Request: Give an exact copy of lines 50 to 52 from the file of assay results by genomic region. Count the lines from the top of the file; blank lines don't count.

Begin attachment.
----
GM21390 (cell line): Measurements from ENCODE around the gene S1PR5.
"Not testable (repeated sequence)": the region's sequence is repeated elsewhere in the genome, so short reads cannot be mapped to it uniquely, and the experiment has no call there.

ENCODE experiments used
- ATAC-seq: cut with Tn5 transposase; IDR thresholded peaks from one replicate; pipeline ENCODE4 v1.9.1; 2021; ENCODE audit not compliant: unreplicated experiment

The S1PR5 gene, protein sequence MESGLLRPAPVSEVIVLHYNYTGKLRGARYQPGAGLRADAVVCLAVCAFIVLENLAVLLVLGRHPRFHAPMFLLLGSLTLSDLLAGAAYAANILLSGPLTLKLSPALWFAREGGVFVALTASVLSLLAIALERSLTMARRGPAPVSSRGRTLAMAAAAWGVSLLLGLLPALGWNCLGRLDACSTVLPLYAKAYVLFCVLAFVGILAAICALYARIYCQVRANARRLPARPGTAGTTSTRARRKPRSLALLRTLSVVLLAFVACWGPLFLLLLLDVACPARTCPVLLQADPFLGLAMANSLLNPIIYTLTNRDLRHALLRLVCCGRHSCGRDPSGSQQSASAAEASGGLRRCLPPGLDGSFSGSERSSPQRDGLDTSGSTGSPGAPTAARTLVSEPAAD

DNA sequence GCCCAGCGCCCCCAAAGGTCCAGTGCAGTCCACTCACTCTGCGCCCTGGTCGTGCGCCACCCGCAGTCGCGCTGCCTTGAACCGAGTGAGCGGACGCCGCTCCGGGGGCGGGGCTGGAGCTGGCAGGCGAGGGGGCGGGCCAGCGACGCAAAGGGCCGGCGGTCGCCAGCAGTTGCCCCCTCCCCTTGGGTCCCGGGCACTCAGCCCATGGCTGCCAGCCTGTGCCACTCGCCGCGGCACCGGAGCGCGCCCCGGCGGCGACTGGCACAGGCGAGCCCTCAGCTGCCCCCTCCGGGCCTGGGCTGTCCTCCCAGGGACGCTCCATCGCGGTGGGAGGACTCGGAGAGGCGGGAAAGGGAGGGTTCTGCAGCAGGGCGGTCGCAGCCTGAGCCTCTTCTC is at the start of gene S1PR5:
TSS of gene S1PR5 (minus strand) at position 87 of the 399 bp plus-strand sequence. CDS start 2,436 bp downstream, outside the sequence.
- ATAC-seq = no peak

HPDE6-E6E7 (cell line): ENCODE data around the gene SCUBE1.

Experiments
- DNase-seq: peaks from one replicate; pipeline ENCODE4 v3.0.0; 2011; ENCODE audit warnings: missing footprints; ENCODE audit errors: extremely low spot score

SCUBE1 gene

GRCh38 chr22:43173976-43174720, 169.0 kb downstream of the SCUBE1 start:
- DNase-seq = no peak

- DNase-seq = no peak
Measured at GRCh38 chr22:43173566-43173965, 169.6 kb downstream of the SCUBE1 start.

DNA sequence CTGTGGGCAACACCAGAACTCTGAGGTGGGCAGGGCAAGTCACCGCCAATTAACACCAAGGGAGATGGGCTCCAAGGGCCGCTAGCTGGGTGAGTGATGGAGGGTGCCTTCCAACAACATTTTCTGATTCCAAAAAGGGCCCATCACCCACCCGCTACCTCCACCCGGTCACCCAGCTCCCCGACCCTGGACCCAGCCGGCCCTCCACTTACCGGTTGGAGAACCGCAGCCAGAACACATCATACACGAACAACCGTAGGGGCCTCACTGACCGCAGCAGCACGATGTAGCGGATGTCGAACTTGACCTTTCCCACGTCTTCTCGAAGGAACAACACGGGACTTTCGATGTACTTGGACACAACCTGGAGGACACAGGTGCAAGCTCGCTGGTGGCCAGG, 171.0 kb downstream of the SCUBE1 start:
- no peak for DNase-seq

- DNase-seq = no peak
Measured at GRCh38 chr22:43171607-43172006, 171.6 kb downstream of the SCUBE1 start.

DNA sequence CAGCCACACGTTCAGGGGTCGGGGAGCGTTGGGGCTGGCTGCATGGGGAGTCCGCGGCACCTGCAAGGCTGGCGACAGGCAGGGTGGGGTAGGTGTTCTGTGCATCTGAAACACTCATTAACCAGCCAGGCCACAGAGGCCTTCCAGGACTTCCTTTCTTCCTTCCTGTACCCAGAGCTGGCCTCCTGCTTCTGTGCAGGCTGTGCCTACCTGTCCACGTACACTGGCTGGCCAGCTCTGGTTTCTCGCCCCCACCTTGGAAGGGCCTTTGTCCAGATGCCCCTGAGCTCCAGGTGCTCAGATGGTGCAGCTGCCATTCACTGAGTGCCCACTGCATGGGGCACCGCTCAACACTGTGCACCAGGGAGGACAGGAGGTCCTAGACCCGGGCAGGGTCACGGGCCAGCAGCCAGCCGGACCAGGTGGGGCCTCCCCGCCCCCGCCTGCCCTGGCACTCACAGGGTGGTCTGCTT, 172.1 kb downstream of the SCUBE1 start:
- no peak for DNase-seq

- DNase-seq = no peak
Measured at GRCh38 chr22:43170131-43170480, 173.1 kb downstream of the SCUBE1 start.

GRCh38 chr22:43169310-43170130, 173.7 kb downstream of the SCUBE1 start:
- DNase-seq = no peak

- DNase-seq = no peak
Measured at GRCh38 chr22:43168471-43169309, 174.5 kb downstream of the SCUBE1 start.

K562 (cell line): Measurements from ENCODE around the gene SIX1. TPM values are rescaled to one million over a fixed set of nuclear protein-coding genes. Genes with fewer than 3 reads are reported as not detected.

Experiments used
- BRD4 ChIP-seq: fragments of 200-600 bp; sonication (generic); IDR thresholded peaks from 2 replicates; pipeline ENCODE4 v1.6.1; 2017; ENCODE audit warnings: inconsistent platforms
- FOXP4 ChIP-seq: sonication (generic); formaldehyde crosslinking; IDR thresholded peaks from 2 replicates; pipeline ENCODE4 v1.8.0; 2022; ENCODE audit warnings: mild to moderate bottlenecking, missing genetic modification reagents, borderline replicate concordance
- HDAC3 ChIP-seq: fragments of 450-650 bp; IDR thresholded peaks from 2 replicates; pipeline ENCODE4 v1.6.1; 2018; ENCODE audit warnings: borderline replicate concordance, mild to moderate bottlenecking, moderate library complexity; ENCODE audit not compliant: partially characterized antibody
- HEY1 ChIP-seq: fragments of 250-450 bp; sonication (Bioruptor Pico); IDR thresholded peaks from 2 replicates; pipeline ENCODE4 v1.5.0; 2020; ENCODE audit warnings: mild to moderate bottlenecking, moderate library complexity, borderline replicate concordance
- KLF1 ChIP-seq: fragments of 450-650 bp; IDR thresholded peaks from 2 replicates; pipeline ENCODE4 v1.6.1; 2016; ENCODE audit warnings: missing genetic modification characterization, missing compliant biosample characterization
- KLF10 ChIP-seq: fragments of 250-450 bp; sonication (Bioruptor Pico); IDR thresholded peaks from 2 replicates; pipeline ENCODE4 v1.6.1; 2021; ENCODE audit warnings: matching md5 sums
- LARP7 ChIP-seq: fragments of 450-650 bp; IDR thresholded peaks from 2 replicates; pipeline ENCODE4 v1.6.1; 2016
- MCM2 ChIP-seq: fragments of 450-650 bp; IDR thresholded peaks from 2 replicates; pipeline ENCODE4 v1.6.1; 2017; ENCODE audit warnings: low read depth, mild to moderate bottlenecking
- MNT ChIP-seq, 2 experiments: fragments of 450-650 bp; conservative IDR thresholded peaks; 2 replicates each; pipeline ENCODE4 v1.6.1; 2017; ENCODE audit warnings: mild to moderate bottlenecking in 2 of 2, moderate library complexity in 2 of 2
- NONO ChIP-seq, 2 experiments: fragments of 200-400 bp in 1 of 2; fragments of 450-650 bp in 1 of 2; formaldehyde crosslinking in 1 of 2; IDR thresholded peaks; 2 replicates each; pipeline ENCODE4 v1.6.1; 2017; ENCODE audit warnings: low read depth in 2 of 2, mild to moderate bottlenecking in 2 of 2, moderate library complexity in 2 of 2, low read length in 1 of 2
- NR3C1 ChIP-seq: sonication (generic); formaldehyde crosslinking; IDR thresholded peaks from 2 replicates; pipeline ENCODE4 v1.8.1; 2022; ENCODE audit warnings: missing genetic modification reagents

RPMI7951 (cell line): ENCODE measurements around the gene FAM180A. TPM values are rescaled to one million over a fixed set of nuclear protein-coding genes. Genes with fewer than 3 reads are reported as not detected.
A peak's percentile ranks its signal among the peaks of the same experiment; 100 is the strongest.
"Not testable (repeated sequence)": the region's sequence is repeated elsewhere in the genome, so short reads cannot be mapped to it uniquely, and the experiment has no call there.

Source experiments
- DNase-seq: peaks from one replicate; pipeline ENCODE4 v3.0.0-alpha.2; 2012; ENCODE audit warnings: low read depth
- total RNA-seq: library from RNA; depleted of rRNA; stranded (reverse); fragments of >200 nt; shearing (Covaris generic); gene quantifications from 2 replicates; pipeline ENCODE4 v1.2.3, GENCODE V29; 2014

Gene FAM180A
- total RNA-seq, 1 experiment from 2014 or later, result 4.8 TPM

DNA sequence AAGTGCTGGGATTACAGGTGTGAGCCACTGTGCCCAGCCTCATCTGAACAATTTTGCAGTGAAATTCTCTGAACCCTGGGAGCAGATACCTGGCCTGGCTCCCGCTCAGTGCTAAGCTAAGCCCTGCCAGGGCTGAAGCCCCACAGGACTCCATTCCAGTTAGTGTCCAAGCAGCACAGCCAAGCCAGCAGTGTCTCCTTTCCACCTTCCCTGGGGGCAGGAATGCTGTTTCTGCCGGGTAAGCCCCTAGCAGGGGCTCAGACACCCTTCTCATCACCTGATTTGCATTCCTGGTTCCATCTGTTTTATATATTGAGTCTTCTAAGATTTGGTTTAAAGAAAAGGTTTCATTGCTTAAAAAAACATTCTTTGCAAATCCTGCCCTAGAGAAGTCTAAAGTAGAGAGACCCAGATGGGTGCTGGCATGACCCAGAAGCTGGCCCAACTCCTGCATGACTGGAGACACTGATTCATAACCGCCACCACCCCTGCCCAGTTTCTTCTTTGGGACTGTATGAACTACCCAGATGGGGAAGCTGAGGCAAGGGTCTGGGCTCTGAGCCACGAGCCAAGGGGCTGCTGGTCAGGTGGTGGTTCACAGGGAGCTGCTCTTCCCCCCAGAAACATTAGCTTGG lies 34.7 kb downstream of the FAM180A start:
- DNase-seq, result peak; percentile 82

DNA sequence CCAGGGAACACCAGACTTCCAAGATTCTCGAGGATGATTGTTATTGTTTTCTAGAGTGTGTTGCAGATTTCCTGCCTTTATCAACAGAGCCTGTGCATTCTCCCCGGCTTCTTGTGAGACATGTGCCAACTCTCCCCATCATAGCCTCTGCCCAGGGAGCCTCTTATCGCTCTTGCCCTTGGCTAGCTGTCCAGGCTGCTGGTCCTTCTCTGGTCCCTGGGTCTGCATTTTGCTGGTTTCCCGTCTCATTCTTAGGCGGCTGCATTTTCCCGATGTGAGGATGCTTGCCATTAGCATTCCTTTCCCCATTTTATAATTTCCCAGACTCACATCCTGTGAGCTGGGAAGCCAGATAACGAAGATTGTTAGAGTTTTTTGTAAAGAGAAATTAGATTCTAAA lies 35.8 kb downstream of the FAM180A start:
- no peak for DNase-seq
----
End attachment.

DNA sequence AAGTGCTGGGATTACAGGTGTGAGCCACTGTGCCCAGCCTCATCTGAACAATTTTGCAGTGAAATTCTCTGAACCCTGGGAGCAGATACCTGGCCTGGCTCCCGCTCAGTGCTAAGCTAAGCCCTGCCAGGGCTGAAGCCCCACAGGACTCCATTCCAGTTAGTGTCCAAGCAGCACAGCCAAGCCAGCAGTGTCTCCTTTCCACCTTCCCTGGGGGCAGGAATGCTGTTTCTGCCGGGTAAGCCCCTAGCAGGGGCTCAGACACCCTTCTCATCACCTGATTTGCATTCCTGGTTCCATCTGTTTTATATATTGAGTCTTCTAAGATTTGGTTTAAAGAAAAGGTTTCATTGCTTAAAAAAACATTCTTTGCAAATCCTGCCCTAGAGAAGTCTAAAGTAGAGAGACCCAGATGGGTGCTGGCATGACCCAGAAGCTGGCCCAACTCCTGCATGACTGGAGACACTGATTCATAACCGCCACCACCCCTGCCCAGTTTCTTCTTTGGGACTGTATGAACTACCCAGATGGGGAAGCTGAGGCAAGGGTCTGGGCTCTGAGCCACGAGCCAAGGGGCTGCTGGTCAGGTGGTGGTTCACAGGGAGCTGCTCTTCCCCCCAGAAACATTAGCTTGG lies 34.7 kb downstream of the FAM180A start:
- DNase-seq, result peak; percentile 82

DNA sequence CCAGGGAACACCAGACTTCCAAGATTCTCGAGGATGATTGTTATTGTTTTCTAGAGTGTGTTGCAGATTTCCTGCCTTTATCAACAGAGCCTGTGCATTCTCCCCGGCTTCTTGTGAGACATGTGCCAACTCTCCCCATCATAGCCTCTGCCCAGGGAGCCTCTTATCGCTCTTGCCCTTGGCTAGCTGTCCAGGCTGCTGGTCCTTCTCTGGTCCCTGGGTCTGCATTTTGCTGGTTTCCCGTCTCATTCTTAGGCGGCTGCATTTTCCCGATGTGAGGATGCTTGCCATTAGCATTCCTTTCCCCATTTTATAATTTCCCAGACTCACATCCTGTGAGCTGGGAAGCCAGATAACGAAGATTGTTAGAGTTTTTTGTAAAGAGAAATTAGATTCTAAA lies 35.8 kb downstream of the FAM180A start: